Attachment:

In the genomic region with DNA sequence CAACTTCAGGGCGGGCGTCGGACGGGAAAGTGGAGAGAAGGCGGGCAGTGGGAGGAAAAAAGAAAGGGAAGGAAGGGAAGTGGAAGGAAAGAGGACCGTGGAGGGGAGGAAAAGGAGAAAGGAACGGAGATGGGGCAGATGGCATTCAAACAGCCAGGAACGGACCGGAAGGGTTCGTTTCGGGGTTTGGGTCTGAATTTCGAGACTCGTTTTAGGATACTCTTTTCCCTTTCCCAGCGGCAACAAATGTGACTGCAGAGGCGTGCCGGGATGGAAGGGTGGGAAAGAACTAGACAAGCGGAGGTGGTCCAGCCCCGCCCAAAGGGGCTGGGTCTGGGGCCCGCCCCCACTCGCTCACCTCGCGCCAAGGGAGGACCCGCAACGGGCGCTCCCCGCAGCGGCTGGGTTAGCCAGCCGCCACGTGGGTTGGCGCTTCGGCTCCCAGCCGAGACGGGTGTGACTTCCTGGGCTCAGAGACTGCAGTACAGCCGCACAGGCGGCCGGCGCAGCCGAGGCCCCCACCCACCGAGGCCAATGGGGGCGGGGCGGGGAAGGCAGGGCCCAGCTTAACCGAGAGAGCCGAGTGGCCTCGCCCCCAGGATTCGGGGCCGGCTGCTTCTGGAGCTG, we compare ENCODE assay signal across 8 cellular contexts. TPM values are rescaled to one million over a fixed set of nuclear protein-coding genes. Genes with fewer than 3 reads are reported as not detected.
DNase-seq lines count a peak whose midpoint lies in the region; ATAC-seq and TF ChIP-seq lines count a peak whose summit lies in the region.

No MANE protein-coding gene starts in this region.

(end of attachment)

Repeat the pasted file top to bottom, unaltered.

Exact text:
In the genomic region with DNA sequence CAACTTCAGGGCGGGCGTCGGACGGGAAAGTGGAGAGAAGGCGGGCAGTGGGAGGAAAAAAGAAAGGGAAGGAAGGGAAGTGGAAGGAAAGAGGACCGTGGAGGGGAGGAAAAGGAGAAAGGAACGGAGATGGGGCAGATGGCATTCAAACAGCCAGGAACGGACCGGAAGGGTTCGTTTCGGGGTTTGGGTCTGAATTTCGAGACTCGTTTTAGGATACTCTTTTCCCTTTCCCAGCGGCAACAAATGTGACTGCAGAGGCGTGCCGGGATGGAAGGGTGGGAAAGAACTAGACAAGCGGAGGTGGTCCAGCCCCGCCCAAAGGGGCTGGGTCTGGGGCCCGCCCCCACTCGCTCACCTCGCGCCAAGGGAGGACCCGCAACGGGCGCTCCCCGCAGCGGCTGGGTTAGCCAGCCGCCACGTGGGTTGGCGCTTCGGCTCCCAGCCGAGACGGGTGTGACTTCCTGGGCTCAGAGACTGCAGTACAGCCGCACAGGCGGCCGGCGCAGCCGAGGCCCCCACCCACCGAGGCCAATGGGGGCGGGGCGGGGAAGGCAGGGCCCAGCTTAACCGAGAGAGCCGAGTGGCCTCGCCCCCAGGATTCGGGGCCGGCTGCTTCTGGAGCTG, we compare ENCODE assay signal across 8 cellular contexts. TPM values are rescaled to one million over a fixed set of nuclear protein-coding genes. Genes with fewer than 3 reads are reported as not detected.
DNase-seq lines count a peak whose midpoint lies in the region; ATAC-seq and TF ChIP-seq lines count a peak whose summit lies in the region.

No MANE protein-coding gene starts in this region.